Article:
So here's the first question, from Tom B.: "On page 51, you discuss intentional community and the idea of a sixplex with individual living quarters and a communal kitchen, dining area and common area. This idea is intriguing. Are you aware of any such dwellings here in America? Is there any information about how this concept actually works in practice?"
I first heard this idea from Tom Sine of Mustard Seed Associates some years ago, and he described it as an alternative to typical suburban single-family housing, which tends to isolate us from one another and also saddles us with heavy individual mortgages. The sixplex model was designed by one of Sine's friends, and he referenced the sixplex idea in his books Cease Fire and Mustard Seed vs. McWorld. Here's a little more detail on the concept:
Sine suggested beginning "cooperative communities" as an alternative to suburban living. A starter home in Seattle, he said, costs an average of $150,000. Financed over 30 years, the accumulated cost is $500,000, he observed. By contrast, homes can be built in a "six-plex" with common activity areas for about $60,000, financed over five years. Eventually, a husband and wife living there could afford to cut back to 20 hours of work per week, freeing up more time to spend with children and for ministry. "We're going to have to think that radically," he said. "The single-family detached lifestyle is the most expensive way to live," Sine said. "If we don't create a community where people start to care for one another, we don't have a future."I'm afraid I don't know to what extent this has been lived out; you could probably contact Sine and find out. Of course, the new monasticism has been saying a lot about intentional communities in recent years, and it seems that they can take form in any number of kinds of living spaces, whether traditional single-family houses, rehabbed storefront or warehouse space, apartment complexes or old churches or school buildings. With the ongoing mortgage crisis, some are speculating that today's suburban McMansions will become new multi-family housing for the suburban poor. It's possible that suburban new monastic groups could get a big foreclosed house on the cheap at an auction and turn it into a new way of doing intentional community in the suburbs.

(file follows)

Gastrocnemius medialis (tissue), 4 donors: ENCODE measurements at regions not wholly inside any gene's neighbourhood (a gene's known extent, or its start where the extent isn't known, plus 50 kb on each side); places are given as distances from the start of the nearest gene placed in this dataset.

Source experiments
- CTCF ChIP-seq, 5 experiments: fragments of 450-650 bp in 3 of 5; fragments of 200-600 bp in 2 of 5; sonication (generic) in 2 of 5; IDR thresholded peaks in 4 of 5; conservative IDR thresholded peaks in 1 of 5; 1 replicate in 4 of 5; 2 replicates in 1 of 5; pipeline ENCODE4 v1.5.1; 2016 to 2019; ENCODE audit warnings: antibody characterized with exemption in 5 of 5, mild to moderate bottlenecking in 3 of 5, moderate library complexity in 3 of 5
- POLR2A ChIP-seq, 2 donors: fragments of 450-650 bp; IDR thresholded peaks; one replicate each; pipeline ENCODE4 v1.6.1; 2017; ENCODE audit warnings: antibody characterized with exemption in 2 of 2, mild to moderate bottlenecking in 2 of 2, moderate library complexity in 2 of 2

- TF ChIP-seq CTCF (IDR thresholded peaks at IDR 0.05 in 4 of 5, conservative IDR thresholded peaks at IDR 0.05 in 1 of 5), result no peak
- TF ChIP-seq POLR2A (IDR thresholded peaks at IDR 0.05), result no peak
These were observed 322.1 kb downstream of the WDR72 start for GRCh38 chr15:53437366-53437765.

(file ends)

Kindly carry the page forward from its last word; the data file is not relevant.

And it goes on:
I'd love to hear suburban examples of intentional community in whatever kind of housing configuration. Stories?